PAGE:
Windsor Yearbook of Access to Justice
Access to justice; technology; law; cyberjustice; social justice
The Canadian dialogue regarding access to justice has taken an important turn in the last few years, more robustly conceptualizing what is to be accessed (“deliverables”) and who is intended to benefit (“beneficiaries”), as well as recognizing that access to justice initiatives that benefit some citizens or groups of citizens cannot be presumed to benefit all citizens. Recent initiatives shift focus away from particular kinds of deliverables (e.g. access to lawyers and courts) and/or particular groups of beneficiaries (e.g. the middle class) toward a more “expansive vision” of access to justice. The expansive vision not only integrates and prioritizes a variety of deliverables, but also explicitly recognizes that socioeconomic and other structural differences among citizens affect their respective abilities to benefit both from the justice system itself and from initiatives designed to improve access to justice. These developments hold important promise not just for responding to what has been called an access to justice “crisis” in Canada, but also for tailoring responses in ways that are mindful of the differing needs and situations of all citizens. In this paper, and in keeping with this expansive vision, we argue that this more robust approach to access to justice must also be brought to bear on the specific dialogue around access to justice and technology.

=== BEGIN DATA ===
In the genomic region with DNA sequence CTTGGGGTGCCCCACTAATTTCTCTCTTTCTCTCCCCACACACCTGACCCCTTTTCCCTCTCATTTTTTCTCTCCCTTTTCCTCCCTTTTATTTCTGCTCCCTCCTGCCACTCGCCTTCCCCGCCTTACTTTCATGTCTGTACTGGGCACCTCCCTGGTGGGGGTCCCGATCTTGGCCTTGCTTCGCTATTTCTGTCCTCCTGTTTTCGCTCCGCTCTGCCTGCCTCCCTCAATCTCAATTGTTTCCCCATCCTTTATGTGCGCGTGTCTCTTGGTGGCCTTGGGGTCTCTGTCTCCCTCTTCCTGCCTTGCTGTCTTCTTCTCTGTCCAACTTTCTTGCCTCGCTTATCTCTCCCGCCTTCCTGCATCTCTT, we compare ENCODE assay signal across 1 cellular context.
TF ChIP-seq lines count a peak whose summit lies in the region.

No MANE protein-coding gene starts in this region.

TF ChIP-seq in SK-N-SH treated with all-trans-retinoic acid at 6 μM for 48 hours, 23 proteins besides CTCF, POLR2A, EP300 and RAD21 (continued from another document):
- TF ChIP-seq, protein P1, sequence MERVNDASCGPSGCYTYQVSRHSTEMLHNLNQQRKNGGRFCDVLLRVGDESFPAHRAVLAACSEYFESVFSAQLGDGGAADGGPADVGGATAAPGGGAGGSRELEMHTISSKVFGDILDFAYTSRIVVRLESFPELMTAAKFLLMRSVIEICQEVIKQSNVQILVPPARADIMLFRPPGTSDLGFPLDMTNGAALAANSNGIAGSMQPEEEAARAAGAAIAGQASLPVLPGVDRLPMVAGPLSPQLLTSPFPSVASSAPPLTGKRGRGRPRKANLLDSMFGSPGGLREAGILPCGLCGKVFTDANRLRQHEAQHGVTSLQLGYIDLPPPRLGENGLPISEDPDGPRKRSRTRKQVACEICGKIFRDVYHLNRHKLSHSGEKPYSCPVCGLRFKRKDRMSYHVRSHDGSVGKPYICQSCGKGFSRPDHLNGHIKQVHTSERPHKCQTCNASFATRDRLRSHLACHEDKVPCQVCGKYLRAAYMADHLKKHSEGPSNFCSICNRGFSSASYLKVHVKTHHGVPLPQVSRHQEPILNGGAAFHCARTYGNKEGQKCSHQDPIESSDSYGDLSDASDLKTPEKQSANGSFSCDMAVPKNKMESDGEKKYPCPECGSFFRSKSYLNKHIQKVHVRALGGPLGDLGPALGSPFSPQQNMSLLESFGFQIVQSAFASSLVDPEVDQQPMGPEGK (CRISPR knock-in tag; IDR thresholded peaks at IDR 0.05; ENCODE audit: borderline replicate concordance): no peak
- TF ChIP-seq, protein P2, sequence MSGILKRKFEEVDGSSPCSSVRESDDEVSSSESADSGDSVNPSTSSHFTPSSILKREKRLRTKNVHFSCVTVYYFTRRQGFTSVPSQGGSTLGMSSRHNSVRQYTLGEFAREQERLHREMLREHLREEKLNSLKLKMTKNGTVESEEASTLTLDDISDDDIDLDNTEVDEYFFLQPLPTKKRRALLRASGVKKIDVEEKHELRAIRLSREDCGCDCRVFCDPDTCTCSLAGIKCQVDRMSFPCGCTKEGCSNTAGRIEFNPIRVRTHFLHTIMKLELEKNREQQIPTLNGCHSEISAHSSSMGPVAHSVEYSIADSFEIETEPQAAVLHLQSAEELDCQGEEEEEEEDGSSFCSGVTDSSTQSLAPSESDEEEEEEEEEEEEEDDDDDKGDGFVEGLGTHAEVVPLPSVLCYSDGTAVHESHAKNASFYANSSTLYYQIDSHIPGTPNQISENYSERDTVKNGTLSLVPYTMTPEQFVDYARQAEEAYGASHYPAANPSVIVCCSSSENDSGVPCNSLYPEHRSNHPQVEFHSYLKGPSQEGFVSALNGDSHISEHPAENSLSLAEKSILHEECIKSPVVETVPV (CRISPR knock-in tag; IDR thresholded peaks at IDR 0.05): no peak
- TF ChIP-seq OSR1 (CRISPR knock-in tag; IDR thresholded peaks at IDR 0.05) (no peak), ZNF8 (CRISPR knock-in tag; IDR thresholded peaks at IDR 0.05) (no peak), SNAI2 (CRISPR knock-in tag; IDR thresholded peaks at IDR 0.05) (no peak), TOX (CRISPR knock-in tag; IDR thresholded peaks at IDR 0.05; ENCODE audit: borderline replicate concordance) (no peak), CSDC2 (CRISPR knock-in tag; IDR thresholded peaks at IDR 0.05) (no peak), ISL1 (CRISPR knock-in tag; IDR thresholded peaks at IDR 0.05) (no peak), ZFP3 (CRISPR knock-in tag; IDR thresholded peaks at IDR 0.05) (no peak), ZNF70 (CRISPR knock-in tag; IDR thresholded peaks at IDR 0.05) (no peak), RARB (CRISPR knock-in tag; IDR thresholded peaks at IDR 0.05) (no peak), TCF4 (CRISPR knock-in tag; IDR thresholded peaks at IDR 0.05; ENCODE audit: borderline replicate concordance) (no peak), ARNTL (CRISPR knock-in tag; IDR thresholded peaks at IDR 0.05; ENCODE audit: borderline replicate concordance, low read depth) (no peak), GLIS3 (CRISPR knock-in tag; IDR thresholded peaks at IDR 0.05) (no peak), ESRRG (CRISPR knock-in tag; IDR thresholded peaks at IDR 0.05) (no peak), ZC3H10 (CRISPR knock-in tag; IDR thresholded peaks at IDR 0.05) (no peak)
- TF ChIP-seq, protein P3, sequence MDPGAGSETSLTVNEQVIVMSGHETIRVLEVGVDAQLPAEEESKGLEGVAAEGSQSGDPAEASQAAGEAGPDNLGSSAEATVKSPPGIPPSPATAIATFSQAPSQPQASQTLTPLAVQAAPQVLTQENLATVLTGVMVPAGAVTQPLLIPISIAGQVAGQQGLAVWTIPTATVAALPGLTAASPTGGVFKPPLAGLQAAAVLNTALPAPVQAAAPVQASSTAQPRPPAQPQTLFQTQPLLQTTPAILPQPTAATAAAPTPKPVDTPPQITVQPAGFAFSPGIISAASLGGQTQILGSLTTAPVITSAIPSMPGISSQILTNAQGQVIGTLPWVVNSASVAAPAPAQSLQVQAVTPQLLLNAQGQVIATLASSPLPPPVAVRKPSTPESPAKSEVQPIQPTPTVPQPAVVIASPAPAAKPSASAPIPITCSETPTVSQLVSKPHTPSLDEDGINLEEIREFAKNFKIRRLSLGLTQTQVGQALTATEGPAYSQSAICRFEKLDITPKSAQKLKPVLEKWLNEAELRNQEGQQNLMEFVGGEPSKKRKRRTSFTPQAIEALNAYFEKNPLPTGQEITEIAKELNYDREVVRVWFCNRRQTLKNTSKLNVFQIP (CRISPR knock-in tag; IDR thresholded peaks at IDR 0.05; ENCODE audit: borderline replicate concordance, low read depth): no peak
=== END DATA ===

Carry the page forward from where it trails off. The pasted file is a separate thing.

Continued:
Jane Bailey, Jacquelyn Burkell & Graham Reynolds, "Access to Justice for All: Towards an 'Expansive Vision' of Justice and Technology" ([forthcoming in 2013]) 31:2 Windsor YB Access Just 181.
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